Two Federal Reserve officials took opposite sides of the policy debate, with one arguing that overseas risks warrant a delay in raising rates, and the other saying that the U.S. economy can withstand an increase now.
Chicago Federal Reserve President Charles Evans told reporters Thursday that while the U.S. economy is sound, uncertainty caused by the crisis in Greece and doubts over Chinese growth are reasons for caution.
“I just don’t see why we should be in a hurry with all of the risks that we face,” said Evans, who votes on policy this year. “A little more time doesn’t hurt,” he told reporters in Chicago, repeating a call to keep rates near zero until mid-2016.
Kansas City’s Esther George said raising rates without delay would allow the central bank to tighten at a gradual pace.
“We would be wise to act modestly but act now,” George, who votes next year, told a luncheon event in Stillwater, Oklahoma. “Starting now to move rates up slowly and deliberately will allow the economy to adjust to a more normal and, in my view, appropriate stance of monetary policy.”
Policy makers considering when to raise rates for the first time since 2006 are weighing continued job gains against a darkening global economic outlook. Minutes of their June meeting released Wednesday show they saw the economy moving toward conditions that would support a rate increase, while they also expressed concern about weak consumer spending and risks from China and Greece that have since intensified.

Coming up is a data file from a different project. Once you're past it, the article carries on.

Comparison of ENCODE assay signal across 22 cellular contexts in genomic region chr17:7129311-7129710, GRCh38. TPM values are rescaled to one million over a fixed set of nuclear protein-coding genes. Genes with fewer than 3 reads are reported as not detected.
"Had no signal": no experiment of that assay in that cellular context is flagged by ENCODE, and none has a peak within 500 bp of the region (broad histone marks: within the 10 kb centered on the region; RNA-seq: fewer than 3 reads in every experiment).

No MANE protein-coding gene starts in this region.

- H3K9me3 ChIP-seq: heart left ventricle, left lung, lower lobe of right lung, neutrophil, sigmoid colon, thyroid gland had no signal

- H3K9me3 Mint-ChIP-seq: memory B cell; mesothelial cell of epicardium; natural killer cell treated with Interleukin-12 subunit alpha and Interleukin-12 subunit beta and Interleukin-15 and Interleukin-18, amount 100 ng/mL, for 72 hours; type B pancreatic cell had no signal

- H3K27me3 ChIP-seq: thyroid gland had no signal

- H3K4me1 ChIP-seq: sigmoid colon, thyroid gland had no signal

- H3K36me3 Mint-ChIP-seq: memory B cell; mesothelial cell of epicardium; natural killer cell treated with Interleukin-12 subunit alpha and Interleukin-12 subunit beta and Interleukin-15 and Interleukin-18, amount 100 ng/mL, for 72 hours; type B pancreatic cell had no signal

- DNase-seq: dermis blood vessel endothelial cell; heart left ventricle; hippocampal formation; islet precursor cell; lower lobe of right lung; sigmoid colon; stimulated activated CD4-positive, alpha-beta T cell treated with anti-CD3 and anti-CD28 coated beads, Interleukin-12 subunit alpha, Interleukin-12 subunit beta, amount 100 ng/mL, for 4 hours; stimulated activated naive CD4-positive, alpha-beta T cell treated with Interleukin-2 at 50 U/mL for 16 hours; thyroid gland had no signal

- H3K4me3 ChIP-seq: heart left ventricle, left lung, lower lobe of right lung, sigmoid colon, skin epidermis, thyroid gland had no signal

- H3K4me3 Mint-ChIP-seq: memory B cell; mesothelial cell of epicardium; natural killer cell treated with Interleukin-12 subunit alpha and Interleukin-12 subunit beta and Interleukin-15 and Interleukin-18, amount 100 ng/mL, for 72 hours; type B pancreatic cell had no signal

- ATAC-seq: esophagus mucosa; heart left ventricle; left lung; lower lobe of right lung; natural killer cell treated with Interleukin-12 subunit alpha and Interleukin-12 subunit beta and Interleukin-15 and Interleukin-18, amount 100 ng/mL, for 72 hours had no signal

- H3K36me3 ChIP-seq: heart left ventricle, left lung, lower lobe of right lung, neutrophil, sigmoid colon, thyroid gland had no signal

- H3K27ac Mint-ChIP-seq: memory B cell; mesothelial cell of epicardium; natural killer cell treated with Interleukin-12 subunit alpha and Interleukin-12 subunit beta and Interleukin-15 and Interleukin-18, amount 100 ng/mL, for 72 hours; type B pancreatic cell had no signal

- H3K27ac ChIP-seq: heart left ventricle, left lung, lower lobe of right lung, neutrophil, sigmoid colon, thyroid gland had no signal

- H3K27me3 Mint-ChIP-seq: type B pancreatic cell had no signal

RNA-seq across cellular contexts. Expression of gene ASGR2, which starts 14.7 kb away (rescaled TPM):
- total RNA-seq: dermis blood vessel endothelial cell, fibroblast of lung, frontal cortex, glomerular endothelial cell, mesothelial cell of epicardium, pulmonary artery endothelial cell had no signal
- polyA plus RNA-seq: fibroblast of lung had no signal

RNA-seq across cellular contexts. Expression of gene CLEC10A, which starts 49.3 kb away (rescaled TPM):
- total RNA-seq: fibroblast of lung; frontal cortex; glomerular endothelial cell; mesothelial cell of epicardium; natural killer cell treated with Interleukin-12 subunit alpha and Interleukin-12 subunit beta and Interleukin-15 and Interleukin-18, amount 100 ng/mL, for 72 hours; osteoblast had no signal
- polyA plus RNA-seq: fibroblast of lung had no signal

Most Fed officials expect to raise rates this year, according to their quarterly projections released in June. A solid 76 percent majority of 51 economists surveyed by Bloomberg earlier this month expect liftoff to take place at the Sept. 16-17 meeting of the Federal Open Market Committee.
Investors will get further clues on the Fed’s outlook when Chair Janet Yellen speaks on Friday. U.S. central bankers will see two more jobs reports as well as data on retail sales, housing, and inflation before they gather in September.
Turbulence in Greece and China poses the risk that the dollar will strengthen further, damping demand for U.S. exports and keeping inflation in check. Consumer-price gains have lingered below the Fed’s 2 percent goal for three years.
“We’re looking for stabilization in commodity prices, oil prices, and the inflation data,” Evans said. “So anything that sort of adds more uncertainty to the fact that, well, I’m not quite sure if things have stabilized, or there could be more volatility, makes things more challenging.”